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Duncan, George Smith (1852–1930)

by John D. Keating

This article was published in Australian Dictionary of Biography, Volume 4, (MUP), 1972

George Smith Duncan (1852?-1930), engineer, was born at Dunedin, New Zealand, the third son of George Duncan and his wife Elspeth; his parents had migrated from Scotland in 1849. In the mid-1860s George returned to Scotland with his father and elder brothers; he went to school in Scotland and at Clifton College, England. He studied engineering at the University of Edinburgh and on his return to Dunedin, completed his studies at the University of Otago while in the employ of Thompson & Simpson, engineers. He was appointed provincial engineer of the District of Otago and from 1876 engaged in private practice. In 1878 he married Euphemia Kilgour, of Dunedin. In 1879-81 as a partner in the Dunedin firm of Reid & Duncan he built the Roslyn cable tramway, the first cable tramway built outside America. A second line from Dunedin to Mornington was opened in March 1883.

Duncan went to San Francisco about January 1882 and may have met Francis Clapp who in 1883 engaged Duncan as chief engineer to the Melbourne Tramway & Omnibus Co. When the Melbourne Tramways Trust was set up as the constructing authority for Melbourne's cable tram system, the largest in the world, Duncan was appointed engineer in May 1884. He remained consulting engineer to the company which operated the trams, and with Clapp revisited the United States in late 1883 to investigate the latest developments in the cable system. Duncan made many advances on American practice and was able to construct his lines around curves with greater success than achieved elsewhere. He made many innovations and among his inventions was the emergency slot-brake. Both he and Clapp insisted on a high standard of maintenance.

In March 1892, five months after the completion of the last line, Duncan resigned as the trust's engineer though he continued as consultant to both the trust and the company. Soon afterwards he left for Europe and America, and in London was elected a member of the Institution of Civil Engineers in recognition of his work. He returned to Melbourne about 1894 and resumed his private practice, specializing in mining engineering. He introduced to Victoria the cyanide process of extracting gold and with his younger brother Alfred, his son and others, established the firm of Duncan, Noyes & Co.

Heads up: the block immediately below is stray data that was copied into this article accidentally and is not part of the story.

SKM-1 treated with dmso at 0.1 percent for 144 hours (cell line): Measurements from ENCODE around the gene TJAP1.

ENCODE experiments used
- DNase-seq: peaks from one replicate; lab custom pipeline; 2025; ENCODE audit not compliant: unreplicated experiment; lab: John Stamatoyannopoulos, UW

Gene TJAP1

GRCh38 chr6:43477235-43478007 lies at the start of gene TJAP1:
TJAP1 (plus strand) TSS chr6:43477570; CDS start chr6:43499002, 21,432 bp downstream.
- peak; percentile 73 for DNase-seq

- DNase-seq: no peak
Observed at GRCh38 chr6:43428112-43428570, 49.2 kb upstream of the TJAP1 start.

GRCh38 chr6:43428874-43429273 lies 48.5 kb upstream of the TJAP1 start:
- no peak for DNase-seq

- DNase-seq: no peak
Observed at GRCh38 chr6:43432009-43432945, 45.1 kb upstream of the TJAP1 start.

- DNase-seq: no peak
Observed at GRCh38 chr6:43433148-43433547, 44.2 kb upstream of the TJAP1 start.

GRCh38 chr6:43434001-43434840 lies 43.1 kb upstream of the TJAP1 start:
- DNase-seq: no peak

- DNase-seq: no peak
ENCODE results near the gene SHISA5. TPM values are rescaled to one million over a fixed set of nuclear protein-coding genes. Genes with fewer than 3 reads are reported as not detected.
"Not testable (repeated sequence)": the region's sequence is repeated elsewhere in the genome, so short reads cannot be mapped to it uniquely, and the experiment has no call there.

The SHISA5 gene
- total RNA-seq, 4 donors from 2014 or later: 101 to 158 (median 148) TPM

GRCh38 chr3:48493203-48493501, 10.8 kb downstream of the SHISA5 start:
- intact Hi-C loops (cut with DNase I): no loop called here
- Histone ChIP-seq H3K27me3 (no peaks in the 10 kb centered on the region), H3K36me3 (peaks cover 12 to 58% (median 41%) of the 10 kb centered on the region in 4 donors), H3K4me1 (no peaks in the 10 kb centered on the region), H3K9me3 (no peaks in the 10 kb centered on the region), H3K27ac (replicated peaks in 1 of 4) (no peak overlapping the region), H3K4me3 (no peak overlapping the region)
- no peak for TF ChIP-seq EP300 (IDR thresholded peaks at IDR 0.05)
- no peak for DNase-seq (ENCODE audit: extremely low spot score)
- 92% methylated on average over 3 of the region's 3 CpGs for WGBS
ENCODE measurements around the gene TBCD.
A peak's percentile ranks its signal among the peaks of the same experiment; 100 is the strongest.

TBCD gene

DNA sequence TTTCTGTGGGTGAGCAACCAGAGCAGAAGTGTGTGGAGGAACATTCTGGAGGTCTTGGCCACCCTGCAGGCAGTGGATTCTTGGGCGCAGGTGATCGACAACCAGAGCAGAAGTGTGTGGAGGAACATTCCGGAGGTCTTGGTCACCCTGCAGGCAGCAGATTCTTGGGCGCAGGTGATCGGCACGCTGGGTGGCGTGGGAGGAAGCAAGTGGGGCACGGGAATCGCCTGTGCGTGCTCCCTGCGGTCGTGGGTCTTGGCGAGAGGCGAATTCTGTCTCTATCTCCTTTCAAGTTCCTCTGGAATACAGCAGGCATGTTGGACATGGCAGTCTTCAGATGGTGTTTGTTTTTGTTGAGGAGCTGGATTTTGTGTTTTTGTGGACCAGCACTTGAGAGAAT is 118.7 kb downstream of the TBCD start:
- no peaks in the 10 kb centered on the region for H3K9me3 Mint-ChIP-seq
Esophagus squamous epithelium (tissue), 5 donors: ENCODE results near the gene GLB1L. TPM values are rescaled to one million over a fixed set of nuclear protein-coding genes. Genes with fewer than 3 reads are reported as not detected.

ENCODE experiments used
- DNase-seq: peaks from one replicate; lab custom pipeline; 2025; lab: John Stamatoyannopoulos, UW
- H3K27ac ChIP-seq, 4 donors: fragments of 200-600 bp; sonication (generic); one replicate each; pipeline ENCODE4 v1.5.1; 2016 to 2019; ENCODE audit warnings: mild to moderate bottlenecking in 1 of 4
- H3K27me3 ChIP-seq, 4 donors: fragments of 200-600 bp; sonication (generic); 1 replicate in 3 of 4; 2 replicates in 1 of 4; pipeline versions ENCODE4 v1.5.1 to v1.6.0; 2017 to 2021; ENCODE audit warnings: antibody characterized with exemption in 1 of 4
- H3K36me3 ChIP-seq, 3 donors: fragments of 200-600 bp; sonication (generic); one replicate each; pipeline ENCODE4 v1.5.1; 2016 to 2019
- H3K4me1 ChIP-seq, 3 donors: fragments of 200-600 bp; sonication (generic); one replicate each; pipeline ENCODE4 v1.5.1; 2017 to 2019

Duncan never lost his eagerness to experiment. He was also a chemical analyst and from about 1912 began to search for a practicable method of extracting gold from sea water. In a laboratory at his home in Black Rock he produced gold but at prohibitive cost. Quiet and modest, and reserved except among his close family circle, Duncan was also an enthusiastic golfer. He died at his home on 4 September 1930, survived by two sons and a daughter.

Select Bibliography

  • J. D. Keating, Mind the Curve! A History of the Cable Trams (Melb, 1970), and for bibliography
  • Argus (Melbourne), 8 Sept 1930.

Citation details

John D. Keating, 'Duncan, George Smith (1852–1930)', Australian Dictionary of Biography, National Centre of Biography, Australian National University, http://adb.anu.edu.au/biography/duncan-george-smith-3453/text5271, published first in hardcopy 1972, accessed online 16 November 2018.

This article was first published in hardcopy in Australian Dictionary of Biography, Volume 4, (MUP), 1972

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